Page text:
This is also quite simple:
If your file is already open in Google Sheets:
- Go to File Download
- Select the Microsoft Excel (.xls) option.
Notice you also have the option to save this file in other formats such as PDF, HTML, or CSV. That’s one of the things that makes Google Sheets so versatile.
If you want to directly convert the Google Sheet file from your Google drive:
- Right-click on the file’s icon
- Select the Download option
Your sheet automatically gets converted to an excel-ready format when downloading.
While it’s great that you can work with Excel files in Google Sheets, Excel is still a lot more feature-rich. Google Sheets lacks a lot of functionalities and you may have some compatibility issues when you work with an Excel file that is converted to Google Sheets.
Google is always in the process of self-improvement and is also working on improving its Office editing features.
But in the meantime, though, you may encounter some compatibility-related issues with certain features.
Before ending the discussion, here are a few incompatibility issues that you might come across when trying to convert Excel files to Google Sheets:
- If your file is password protected, it will not be possible to import it into Google Sheets
- Google Sheets does not account for links in your Excel file to other Workbooks.
- Google Sheets does not support PowerPivot, Power Query or other Data Model features of Excel
- If your Excel file has macros written in VBA, then these are not accounted for in Google Sheets. You can, however, write your code in AppScript when working inside Google Sheets.
If your Excel file has any of the above elements, either these will be hidden, lost, or worse, altered! So make sure you get rid of the above features before converting.
Why Use Google Sheets Instead of Excel?
Microsoft Excel has been around for quite a long time and is widely being used in companies and offices all over the world.
However, after Google released its counterpart, Google Sheets, a lot of people have started taking a liking to the browser-based spreadsheet platform. Here’s why:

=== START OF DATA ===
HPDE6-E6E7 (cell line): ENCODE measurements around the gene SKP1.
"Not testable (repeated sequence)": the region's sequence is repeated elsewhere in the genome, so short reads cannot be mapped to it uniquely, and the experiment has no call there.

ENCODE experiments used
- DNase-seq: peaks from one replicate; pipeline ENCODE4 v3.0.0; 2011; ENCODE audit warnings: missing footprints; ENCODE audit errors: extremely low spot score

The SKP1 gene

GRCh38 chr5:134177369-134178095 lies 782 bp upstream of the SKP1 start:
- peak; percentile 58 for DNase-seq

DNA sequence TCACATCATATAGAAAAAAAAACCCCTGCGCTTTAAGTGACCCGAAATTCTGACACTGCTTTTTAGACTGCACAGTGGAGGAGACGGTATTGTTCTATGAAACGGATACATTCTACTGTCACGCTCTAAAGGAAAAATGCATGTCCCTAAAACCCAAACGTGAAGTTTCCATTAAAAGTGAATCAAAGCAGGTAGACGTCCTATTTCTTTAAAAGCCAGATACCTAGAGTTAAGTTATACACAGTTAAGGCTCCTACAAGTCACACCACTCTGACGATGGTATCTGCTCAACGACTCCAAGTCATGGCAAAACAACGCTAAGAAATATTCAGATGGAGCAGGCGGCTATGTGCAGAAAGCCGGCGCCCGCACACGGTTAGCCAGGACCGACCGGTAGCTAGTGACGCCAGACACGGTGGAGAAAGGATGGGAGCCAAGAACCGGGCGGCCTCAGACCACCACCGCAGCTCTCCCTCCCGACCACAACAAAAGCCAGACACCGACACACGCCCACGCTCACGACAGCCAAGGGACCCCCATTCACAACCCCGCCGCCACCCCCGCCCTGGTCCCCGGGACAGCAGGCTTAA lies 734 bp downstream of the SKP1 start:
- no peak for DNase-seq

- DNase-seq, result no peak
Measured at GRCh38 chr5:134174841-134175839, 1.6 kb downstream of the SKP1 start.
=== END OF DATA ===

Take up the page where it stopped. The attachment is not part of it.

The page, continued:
- While installation of Microsoft Excel costs $99, Google Sheets are available on your regular Google browser completely free of cost (all you need is a free Google Account).
- Excel has been around longer, and so a lot of people have gotten accustomed to its interface. Google Sheets has taken a lot of inspiration from Excel and their user interface is clean and intuitive (with fewer functionalities of course)
- Your Google Sheets are saved on your Google Drive, so you can access your files from anywhere using any browser. You don’t need any special software to run it.
- Google sheets let you collaborate with others on the same sheet, so you can work with your team-mates in real-time and make changes simultaneously. You can even chat with these collaborators in real-time.
- When Google Sheets roll out a new feature or functionality, it’s available to all at the same time. You don’t have to worry about versions and backward compatibility of documents with Google Sheets.
- When you work on a Google Sheet, your files get automatically backed up into your Google Drive, so no more oops moments.
- You can add code and run APIs using Google Sheets, which adds much more flexibility and functionality to how you use your data.
In this article, you’ve seen how you can change formats between the two spreadsheet giants Google Sheets and Excel.
For the time being, the points discussed hold true, but as mentioned before, Google is always making amends to its features.
Hope you found this tutorial useful!
You may also like the following Google Sheets tutorials: